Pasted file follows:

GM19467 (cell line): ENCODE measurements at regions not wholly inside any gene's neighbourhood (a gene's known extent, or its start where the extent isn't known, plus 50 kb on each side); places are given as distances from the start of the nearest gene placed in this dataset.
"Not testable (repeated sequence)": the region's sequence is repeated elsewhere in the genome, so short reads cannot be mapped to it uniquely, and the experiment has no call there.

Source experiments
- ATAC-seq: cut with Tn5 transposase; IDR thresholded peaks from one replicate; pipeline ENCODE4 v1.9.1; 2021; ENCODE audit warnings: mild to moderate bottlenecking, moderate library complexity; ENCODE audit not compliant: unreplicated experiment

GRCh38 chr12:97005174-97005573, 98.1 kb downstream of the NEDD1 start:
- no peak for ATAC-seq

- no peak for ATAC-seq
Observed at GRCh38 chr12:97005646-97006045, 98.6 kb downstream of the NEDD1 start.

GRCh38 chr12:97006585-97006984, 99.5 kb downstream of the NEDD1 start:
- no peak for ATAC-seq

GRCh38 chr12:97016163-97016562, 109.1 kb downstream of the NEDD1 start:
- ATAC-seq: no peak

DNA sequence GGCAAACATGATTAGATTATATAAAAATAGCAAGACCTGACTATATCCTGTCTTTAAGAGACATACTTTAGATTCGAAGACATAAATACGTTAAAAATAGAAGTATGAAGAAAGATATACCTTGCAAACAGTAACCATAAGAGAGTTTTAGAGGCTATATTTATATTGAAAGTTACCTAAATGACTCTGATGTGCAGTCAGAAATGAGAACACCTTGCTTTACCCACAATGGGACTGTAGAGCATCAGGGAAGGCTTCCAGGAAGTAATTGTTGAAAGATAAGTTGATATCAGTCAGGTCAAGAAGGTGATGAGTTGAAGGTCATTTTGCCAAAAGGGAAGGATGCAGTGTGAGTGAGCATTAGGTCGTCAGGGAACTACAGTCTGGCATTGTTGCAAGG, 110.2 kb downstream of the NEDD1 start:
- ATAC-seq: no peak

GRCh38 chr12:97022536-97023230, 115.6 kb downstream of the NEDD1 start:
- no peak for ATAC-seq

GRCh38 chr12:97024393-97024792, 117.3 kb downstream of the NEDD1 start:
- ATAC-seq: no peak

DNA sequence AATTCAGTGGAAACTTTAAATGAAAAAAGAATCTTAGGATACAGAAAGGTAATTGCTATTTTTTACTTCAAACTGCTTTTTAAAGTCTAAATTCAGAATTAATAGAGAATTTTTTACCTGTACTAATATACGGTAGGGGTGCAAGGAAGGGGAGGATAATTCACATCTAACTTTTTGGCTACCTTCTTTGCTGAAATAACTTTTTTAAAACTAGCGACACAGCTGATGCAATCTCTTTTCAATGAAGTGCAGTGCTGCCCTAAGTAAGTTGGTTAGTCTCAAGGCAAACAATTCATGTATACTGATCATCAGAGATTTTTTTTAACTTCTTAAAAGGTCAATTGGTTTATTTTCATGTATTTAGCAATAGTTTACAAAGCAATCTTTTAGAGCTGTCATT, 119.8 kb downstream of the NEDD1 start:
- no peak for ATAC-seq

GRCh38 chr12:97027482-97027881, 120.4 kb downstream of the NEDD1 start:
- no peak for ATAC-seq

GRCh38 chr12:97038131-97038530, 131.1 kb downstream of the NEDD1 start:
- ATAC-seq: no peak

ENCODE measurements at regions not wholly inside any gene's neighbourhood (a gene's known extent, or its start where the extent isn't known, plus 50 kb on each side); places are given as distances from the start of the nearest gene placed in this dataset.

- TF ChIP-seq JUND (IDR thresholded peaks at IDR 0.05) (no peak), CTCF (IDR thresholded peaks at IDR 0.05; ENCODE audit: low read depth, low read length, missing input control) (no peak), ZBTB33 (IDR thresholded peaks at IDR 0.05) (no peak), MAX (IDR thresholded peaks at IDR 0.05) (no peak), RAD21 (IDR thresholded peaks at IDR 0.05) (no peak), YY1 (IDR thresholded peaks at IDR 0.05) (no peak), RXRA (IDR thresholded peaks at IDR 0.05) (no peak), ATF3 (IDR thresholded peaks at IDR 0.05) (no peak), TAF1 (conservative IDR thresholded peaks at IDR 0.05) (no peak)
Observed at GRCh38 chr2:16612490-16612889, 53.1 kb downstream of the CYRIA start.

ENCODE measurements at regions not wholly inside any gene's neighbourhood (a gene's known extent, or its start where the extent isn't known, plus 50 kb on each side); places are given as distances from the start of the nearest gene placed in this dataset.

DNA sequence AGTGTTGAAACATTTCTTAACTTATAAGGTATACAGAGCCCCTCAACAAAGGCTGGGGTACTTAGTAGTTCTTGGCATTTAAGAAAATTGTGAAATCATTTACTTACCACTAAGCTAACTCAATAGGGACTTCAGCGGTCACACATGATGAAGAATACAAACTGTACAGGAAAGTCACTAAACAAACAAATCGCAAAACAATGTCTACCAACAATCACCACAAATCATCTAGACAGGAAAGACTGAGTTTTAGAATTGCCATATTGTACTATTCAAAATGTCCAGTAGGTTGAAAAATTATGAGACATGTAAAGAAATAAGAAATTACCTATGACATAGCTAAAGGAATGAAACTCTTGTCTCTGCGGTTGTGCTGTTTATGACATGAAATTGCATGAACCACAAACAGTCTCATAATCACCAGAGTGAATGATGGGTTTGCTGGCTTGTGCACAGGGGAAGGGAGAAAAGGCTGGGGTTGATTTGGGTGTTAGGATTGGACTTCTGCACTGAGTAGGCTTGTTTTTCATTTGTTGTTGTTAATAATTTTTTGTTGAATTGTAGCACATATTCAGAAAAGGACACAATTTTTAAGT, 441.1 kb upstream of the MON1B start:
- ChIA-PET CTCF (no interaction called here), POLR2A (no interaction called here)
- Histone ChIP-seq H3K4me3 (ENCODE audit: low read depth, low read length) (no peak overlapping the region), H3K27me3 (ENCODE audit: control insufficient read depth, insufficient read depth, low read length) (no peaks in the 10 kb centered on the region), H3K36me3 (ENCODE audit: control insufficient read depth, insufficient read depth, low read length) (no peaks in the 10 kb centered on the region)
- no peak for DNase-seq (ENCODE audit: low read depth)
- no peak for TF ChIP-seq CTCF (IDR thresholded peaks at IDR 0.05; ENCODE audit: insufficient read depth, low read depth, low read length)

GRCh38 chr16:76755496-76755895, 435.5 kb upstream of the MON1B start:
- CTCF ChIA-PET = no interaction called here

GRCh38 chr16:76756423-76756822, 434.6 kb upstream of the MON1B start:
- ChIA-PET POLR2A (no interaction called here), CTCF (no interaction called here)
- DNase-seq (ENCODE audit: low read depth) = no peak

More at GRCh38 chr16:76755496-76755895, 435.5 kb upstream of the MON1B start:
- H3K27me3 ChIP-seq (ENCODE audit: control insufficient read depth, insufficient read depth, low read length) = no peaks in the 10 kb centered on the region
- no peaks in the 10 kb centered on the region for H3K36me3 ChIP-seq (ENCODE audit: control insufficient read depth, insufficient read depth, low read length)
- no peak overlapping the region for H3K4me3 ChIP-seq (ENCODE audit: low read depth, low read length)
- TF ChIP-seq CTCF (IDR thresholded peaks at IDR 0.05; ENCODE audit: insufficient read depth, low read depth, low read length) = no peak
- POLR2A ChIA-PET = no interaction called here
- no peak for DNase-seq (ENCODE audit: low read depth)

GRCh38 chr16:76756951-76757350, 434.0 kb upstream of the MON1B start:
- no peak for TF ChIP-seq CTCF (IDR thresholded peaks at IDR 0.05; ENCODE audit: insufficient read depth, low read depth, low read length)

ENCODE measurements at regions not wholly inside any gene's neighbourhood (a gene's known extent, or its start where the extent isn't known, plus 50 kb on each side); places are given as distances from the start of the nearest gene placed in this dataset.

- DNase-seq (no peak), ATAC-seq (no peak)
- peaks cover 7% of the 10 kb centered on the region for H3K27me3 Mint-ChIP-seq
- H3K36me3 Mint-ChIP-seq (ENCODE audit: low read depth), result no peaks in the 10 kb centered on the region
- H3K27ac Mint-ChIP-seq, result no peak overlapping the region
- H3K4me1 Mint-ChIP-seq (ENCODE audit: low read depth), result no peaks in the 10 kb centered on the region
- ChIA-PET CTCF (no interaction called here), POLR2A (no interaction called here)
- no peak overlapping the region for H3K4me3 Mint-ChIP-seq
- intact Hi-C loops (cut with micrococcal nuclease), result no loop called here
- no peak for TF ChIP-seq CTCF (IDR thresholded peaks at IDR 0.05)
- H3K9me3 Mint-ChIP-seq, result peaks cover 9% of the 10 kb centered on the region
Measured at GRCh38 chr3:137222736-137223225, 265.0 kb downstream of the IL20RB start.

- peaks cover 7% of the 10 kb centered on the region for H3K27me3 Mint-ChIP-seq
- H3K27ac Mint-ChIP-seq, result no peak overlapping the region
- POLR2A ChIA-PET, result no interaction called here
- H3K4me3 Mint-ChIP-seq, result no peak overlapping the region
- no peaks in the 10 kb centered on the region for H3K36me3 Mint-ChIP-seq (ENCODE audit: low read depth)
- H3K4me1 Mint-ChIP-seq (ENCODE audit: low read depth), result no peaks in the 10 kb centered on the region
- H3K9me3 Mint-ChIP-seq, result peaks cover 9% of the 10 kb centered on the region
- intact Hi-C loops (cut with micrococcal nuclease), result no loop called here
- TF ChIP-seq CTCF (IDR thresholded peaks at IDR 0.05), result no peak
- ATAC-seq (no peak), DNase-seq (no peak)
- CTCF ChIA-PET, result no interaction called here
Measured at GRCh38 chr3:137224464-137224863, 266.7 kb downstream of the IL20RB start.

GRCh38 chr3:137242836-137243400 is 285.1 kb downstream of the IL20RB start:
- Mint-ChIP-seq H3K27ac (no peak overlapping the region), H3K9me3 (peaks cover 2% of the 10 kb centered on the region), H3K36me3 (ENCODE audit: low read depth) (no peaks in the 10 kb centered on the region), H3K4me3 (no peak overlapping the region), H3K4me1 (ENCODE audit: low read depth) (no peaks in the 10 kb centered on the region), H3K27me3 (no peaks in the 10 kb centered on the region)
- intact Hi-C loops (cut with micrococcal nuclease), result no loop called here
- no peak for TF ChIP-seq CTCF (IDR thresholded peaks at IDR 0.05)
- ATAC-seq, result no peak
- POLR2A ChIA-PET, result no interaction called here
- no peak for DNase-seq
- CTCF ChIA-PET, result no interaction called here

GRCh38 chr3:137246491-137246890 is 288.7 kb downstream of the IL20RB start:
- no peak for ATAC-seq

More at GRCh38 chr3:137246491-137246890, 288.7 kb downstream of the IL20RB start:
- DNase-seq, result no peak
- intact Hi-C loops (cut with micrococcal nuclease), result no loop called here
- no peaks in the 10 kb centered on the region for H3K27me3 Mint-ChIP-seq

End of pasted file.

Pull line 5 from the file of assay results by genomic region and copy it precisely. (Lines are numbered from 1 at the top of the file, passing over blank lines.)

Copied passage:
GRCh38 chr12:97005174-97005573, 98.1 kb downstream of the NEDD1 start: